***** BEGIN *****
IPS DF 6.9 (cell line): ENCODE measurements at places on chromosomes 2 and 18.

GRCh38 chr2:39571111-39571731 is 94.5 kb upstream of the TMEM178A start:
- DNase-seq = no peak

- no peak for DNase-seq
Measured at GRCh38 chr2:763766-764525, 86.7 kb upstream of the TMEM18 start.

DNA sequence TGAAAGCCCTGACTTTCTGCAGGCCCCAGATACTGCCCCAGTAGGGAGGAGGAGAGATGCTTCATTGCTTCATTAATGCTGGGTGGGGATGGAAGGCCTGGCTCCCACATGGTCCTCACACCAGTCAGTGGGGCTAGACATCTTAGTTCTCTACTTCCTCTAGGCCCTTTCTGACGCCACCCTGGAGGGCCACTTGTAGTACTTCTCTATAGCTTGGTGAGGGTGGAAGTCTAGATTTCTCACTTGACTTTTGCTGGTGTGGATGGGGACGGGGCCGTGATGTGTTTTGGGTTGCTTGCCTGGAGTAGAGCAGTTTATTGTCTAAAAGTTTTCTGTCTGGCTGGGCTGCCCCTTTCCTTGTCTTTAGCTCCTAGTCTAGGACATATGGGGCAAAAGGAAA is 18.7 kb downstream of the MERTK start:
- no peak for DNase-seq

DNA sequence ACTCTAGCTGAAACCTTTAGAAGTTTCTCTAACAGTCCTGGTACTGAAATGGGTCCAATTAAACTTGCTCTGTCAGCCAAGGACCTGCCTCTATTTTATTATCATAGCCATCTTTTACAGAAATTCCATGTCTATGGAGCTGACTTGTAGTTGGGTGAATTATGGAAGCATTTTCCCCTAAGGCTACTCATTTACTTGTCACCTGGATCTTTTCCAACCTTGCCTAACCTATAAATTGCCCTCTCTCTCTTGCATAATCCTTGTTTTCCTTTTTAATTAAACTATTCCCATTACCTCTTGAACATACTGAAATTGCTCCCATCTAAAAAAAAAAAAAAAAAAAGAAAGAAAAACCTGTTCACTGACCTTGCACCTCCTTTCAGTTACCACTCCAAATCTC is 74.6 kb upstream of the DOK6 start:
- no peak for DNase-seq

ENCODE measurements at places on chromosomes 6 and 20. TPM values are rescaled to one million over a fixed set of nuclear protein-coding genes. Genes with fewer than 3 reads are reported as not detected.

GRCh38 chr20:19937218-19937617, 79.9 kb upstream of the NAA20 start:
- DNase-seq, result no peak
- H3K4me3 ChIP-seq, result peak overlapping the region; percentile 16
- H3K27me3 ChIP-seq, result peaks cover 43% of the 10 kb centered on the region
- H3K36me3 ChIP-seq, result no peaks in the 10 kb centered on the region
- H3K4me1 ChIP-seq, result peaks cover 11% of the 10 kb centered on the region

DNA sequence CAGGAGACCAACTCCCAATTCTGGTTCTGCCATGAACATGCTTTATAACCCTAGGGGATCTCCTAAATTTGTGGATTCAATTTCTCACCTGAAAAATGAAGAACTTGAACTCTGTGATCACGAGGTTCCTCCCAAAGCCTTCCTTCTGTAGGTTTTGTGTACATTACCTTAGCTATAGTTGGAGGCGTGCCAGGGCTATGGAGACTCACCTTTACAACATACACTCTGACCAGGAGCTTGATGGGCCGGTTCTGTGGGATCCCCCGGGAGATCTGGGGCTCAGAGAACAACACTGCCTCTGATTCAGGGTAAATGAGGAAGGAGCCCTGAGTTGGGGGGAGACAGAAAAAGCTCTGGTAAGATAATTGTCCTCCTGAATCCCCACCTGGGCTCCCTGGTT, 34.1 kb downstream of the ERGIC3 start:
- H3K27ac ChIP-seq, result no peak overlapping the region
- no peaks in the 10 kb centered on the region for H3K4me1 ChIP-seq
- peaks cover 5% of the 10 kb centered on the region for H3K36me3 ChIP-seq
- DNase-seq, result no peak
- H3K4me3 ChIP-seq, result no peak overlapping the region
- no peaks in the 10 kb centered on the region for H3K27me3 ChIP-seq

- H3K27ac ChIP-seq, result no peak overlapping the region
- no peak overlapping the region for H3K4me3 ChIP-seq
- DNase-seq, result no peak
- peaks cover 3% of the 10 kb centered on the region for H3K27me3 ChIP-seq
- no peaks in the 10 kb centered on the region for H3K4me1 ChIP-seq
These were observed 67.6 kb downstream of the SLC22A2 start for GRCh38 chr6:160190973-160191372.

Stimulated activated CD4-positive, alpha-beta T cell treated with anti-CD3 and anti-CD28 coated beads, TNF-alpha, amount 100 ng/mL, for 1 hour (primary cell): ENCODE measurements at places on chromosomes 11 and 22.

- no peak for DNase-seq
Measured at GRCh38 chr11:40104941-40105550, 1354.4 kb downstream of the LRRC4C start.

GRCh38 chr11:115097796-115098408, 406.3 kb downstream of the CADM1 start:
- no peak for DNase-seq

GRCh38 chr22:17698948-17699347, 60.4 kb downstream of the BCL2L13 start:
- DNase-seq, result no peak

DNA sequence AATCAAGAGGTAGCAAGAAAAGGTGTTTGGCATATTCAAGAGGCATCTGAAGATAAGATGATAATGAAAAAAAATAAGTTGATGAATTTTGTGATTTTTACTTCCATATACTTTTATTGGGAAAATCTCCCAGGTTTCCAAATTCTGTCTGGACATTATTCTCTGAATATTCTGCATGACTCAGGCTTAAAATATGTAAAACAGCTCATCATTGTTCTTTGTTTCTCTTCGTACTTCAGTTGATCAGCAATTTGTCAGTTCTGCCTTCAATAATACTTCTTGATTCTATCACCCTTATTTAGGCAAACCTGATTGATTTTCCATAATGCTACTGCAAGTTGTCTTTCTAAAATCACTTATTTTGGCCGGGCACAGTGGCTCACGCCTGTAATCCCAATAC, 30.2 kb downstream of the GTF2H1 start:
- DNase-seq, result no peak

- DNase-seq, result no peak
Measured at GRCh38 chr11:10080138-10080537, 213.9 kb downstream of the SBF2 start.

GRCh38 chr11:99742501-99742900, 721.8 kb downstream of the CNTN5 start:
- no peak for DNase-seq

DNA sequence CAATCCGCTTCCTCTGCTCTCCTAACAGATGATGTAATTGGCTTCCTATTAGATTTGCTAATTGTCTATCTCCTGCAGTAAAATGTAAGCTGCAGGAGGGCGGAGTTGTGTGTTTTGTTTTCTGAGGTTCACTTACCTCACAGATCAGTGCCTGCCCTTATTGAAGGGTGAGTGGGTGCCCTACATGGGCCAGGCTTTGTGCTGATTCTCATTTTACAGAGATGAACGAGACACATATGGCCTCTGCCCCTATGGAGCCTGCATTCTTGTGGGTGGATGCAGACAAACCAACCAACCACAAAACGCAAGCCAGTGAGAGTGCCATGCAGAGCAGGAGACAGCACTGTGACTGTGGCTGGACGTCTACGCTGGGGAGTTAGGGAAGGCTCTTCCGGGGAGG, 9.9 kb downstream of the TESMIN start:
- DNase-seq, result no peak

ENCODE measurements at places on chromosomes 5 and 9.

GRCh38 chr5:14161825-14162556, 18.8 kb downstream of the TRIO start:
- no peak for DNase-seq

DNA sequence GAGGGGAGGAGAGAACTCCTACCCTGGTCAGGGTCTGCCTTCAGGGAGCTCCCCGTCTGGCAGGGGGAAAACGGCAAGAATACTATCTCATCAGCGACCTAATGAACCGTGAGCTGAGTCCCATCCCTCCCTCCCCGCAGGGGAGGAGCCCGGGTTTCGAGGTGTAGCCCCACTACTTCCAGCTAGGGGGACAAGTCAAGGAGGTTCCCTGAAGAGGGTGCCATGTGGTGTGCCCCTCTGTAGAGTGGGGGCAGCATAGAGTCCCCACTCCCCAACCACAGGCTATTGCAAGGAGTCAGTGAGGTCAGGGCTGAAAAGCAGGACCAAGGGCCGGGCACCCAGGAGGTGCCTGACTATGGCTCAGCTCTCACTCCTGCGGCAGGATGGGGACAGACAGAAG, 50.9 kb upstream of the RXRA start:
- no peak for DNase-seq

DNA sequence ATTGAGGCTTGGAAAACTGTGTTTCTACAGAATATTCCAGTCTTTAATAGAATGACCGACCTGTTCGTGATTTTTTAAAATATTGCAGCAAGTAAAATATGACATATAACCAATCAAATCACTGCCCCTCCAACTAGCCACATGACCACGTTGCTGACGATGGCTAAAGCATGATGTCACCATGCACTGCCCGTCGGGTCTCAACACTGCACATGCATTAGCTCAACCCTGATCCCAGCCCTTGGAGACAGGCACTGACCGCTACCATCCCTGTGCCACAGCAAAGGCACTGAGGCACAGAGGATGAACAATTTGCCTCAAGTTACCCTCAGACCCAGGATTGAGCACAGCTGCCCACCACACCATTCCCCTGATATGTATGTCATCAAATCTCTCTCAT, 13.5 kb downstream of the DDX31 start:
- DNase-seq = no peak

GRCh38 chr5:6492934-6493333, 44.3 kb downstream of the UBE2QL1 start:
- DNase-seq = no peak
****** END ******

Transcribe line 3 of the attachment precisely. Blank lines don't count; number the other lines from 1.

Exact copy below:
- DNase-seq = no peak